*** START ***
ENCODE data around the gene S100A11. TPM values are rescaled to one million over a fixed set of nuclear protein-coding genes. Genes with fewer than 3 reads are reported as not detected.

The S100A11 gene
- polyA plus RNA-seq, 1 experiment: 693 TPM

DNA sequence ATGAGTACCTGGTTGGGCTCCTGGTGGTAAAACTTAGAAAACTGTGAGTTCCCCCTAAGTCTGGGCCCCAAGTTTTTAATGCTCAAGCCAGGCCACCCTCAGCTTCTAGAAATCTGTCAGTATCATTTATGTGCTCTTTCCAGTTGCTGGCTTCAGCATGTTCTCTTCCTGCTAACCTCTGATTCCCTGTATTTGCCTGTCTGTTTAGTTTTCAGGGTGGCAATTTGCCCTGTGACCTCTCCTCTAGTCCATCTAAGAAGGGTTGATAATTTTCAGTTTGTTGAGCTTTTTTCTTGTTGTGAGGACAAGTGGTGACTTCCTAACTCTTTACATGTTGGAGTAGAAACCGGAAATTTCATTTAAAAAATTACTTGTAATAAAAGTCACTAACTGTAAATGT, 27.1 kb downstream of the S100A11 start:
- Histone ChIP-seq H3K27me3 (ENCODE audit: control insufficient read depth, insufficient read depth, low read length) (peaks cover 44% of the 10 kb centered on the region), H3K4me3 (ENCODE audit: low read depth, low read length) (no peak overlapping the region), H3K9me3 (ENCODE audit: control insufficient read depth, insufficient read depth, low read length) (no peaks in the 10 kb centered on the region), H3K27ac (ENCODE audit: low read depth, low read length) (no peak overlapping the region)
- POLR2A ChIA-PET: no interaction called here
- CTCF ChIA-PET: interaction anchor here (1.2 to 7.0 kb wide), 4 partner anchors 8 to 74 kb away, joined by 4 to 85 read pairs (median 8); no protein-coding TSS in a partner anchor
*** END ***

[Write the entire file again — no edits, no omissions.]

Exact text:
ENCODE data around the gene S100A11. TPM values are rescaled to one million over a fixed set of nuclear protein-coding genes. Genes with fewer than 3 reads are reported as not detected.

The S100A11 gene
- polyA plus RNA-seq, 1 experiment: 693 TPM

DNA sequence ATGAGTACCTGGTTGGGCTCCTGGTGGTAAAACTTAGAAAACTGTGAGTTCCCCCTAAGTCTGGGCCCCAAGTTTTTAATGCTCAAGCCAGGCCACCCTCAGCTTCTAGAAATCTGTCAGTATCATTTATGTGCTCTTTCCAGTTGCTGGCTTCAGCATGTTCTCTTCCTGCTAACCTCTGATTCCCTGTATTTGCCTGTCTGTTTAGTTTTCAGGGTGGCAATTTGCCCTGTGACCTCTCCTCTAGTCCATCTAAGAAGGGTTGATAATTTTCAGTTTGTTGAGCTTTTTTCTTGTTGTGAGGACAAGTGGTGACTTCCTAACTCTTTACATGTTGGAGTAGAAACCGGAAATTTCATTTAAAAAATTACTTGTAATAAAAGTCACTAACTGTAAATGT, 27.1 kb downstream of the S100A11 start:
- Histone ChIP-seq H3K27me3 (ENCODE audit: control insufficient read depth, insufficient read depth, low read length) (peaks cover 44% of the 10 kb centered on the region), H3K4me3 (ENCODE audit: low read depth, low read length) (no peak overlapping the region), H3K9me3 (ENCODE audit: control insufficient read depth, insufficient read depth, low read length) (no peaks in the 10 kb centered on the region), H3K27ac (ENCODE audit: low read depth, low read length) (no peak overlapping the region)
- POLR2A ChIA-PET: no interaction called here
- CTCF ChIA-PET: interaction anchor here (1.2 to 7.0 kb wide), 4 partner anchors 8 to 74 kb away, joined by 4 to 85 read pairs (median 8); no protein-coding TSS in a partner anchor